Context matters for Batman just as much as the set-pieces. I will never forgive The Dark Knight for the particular moment in Harvey Dent’s fundraising event where Batman appears. The scene is perilous: Wayne had to evacuate to get to his suit, as he could tell that the Joker was coming. Seconds afterward, The Joker arrives, with a full squad of armed goons with him. When the tension of the scene escalates, and it seems like Joker is going to cut Rachel’s smile wider, Batman appears finishing one of Joker’s lines: “Then you’re gonna love me.” To this day, I do not know how he managed to enter the middle of the room without being noticed by the hundreds of innocent and not-so-innocent people in that space. This is a problem not just for this scene: often in the movies, little care is given for how Batman enters a fight. Now, notice, this occurs for when he leaves too, as he’ll often disappear for a bit of humor or mysticism. But I am not as critical of him leaving, in the same way that I do not worry about characters in television shows not saying “goodbye” at the end of a phone call. Whether they say goodbye or not is not important, and the same goes for Batman leaving. Batman entering? That’s another story.

The Dark Knight Rises suffers from being simultaneously too short and too long. I applaud Nolan for attempting to bring the themes of Charles Dickens and “A Tale of Two Cities” into the film, but it loses some of its heft in attempting to distill months into it, as we wait for Bruce Wayne to recover. This is not an isolated incident. There are many moments, whether in dialogue or out, that seem unnecessary or redundant. Characters will say phrases like “There’s a storm coming” or “You do like to play this one close to the chest” that occur across the films, or in the same film. On the other side of this coin, Blake, played by Joseph Gordon-Levitt, somehow knows that Batman is Bruce Wayne without any sort of introductory moment. It is laughable how Jim Gordon seems the last to know, out of every character, that Bruce Wayne is Batman. Though the later two films are over two-and-a-half hours long, each one feels bloated with unnecessary quips, or bogged down with tedium, in a way that Batman Begins seems to lightly step over, even with its shorter run time. It’s not all good: the Batman Begins scene where they introduce the microwave emitter, as well as that it has gone missing, feels like it came from a movie that would be laughed at by Redlettermedia or Mystery Science Theater. Its introduction, and its placement as another facet of the conflict, just cannot hold that kind of weight for how brief the scene is. Many of these moments in the films feel choked for time, despite the movies and their lengths.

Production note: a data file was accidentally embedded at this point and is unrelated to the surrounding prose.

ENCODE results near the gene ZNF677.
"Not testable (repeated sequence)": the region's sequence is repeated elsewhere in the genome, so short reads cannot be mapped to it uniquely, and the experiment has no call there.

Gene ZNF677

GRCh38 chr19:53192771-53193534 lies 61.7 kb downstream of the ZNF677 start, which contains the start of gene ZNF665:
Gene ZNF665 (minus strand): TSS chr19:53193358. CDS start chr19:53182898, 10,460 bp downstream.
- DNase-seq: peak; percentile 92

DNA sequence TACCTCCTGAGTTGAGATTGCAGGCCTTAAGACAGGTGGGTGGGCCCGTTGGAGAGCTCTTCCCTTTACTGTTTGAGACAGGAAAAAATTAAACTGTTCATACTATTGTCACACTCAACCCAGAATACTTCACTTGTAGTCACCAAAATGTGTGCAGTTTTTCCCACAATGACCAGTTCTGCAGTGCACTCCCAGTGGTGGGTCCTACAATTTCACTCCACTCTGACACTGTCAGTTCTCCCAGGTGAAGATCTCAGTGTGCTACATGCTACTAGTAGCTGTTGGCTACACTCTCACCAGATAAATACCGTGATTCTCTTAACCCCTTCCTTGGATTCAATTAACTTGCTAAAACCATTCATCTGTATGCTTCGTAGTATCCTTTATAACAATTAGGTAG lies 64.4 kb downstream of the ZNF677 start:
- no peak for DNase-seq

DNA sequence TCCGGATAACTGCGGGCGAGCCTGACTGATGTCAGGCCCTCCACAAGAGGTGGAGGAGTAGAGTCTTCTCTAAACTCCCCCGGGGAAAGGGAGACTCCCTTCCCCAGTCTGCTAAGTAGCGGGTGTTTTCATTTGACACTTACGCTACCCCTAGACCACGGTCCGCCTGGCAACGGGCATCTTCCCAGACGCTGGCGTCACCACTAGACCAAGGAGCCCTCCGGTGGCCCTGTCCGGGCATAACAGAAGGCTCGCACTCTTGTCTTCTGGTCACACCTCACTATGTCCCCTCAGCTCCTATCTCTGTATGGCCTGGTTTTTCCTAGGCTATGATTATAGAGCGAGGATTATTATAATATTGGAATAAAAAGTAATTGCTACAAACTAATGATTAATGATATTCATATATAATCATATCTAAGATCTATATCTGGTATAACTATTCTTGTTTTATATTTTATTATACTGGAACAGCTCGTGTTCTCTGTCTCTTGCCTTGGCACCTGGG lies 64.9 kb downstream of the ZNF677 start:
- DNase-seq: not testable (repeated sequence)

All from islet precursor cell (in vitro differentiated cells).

The end result of this problem is that, with a wider array of characters, the dense work of character dramas is sacrificed for a more bombastic spectacle. That may work for much stronger superheroes, but for a Batman movie it comes across as sterile and unfulfilling. Was Blake’s investigating of Bane’s plan, rather than Batman doing it, a good choice for the movie, or simply pandering to fan service? Would Bruce Wayne find Selina Kyle compelling enough to run away with? Unfortunately, too many characters pull at our chance to find out. With Nolan’s combined emphasis on ideas rather than people, and being forced to create action scenes instead of conversations, what we miss in his films is the opportunity for emotional tension, or heartache, or empathy for our pained hero.

With another Batman movie on the way, the hope for me would be to create scenarios for a more intimate Batman. A better chemistry between our hero and Saturday’s villain, and an opportunity for a screenplay to address our characters as more than just ideologues, but as people. What made Batman Begins so much better was Christian Bale’s performance through Batman, not Batman himself. In the same guise as the Star Wars movies, it is the spaces away from the lightsaber that dictate the quality of the fight, not the choreography. Any superhero movie needs to know that dynamic when making a film for the future. Nolan’s Batman Trilogy stands above a great deal of superhero movies for what he was able to gleam as the essential questions surrounding his particular ward, but that does not mean that his films are flawless. In Nolan’s Batman, we got perhaps a hero we deserved, but not the one we need now.

Originally published at https://theroyleline.blog on June 14, 2021.



Colton Royle

Colton tries to picture a world in which nobody trusted their System 1 thinking. He is currently working on trying to be a better listener.